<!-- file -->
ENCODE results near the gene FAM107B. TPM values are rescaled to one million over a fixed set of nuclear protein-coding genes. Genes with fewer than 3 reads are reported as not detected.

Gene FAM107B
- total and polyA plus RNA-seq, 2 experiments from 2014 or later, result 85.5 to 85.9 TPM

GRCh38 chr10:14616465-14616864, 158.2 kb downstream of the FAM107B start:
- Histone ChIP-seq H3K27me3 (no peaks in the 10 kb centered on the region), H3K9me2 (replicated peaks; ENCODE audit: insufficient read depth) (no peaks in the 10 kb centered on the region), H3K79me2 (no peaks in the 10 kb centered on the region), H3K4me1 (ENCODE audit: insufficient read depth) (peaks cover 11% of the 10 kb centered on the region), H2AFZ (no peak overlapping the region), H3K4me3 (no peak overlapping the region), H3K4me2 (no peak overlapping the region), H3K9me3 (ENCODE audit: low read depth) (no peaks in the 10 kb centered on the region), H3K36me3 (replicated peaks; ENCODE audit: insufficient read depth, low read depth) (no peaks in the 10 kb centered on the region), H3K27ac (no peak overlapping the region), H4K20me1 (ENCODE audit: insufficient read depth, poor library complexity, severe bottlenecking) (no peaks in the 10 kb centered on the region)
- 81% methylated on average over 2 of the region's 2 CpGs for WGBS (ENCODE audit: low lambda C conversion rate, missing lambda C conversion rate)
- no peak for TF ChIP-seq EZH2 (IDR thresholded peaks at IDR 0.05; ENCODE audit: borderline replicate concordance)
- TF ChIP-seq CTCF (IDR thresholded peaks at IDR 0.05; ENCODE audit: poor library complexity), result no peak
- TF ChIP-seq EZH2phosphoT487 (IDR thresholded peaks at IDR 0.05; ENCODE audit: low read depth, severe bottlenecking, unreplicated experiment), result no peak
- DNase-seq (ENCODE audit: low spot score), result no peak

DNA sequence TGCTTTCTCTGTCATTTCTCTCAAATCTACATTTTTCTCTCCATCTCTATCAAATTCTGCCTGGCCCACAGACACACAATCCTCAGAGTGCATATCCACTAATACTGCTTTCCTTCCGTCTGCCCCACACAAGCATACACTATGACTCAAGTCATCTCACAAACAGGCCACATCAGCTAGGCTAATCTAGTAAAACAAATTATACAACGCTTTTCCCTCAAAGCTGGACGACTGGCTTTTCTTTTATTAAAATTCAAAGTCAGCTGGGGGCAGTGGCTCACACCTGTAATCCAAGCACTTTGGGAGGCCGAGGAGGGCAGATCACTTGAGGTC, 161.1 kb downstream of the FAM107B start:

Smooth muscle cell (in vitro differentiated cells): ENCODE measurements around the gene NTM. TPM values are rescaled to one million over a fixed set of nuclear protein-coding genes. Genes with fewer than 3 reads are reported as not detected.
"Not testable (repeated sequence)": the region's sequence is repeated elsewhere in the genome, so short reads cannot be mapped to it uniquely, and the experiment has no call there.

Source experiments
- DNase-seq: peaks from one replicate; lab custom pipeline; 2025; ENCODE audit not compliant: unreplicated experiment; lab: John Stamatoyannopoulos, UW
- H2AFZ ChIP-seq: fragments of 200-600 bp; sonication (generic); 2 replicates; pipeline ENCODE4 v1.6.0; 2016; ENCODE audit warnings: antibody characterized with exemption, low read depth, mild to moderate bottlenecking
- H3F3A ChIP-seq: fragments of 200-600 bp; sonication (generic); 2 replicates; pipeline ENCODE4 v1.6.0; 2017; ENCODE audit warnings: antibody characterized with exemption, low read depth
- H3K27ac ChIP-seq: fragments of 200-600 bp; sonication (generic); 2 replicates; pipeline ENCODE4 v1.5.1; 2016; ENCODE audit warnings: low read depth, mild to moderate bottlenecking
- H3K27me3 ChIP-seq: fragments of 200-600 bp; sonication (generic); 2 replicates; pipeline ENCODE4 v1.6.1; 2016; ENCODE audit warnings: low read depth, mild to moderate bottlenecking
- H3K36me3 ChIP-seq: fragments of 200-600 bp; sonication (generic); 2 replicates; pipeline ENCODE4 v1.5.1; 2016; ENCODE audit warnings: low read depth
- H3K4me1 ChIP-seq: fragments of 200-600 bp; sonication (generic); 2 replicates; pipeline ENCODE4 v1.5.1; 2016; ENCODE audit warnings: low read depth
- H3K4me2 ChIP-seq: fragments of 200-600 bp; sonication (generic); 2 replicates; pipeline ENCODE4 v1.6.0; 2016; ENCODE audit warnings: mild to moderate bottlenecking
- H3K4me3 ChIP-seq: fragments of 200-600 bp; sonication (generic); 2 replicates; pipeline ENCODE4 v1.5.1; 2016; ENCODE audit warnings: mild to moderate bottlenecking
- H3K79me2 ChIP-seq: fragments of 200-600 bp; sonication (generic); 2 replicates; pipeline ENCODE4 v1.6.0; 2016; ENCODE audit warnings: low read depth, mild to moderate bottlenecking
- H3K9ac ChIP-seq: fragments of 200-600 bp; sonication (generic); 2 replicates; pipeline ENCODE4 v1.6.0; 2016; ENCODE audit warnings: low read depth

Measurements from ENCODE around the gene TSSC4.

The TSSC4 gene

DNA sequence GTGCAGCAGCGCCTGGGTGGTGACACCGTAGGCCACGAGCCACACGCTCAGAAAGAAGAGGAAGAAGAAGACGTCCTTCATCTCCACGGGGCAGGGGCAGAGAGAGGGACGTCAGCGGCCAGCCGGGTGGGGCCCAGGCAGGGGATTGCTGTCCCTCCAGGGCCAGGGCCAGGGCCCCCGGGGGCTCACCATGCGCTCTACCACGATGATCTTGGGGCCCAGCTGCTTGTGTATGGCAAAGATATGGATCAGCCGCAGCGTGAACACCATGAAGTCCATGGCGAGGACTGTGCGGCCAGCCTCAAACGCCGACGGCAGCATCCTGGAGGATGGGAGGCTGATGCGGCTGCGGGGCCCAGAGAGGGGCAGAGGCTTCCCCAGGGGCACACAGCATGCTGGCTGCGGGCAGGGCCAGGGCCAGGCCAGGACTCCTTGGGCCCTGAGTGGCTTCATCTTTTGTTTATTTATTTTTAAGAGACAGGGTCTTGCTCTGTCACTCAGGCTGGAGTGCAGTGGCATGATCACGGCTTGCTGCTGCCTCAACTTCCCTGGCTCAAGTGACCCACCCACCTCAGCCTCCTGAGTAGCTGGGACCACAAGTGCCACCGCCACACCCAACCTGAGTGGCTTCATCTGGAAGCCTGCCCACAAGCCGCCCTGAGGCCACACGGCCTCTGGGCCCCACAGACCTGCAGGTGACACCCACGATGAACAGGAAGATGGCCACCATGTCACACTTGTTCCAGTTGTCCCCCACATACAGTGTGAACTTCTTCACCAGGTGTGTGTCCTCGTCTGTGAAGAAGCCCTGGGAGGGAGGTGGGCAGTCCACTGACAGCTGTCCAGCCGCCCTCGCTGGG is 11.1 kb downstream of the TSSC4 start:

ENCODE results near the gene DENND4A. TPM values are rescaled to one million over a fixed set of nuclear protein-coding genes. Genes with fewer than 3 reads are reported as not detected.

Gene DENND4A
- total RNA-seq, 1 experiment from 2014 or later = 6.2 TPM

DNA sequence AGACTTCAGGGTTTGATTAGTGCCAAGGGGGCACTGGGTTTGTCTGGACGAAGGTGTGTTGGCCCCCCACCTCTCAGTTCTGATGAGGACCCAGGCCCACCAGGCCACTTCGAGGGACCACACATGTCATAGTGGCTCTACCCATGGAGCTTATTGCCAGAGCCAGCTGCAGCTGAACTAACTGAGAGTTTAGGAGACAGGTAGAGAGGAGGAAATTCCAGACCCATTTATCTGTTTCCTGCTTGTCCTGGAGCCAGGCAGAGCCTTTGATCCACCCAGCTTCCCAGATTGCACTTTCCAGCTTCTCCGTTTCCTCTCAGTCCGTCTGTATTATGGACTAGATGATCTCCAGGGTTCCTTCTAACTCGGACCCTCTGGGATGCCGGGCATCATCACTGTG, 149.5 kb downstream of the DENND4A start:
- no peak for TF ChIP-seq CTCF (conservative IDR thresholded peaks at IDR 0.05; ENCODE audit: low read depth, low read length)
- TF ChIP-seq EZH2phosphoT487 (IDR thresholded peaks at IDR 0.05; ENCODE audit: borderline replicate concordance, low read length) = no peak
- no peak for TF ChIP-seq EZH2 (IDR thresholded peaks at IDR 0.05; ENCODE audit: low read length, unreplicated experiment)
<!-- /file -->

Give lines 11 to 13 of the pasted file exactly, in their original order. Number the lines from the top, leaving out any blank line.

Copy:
DNA sequence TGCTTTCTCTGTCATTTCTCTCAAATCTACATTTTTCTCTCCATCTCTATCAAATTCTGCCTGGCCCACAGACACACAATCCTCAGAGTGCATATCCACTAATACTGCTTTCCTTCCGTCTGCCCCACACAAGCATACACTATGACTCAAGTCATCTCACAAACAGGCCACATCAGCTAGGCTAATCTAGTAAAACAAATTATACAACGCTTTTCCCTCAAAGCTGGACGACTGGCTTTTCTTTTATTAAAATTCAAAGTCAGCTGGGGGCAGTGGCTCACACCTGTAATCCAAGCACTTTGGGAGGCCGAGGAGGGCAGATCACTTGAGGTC, 161.1 kb downstream of the FAM107B start:

Smooth muscle cell (in vitro differentiated cells): ENCODE measurements around the gene NTM. TPM values are rescaled to one million over a fixed set of nuclear protein-coding genes. Genes with fewer than 3 reads are reported as not detected.
"Not testable (repeated sequence)": the region's sequence is repeated elsewhere in the genome, so short reads cannot be mapped to it uniquely, and the experiment has no call there.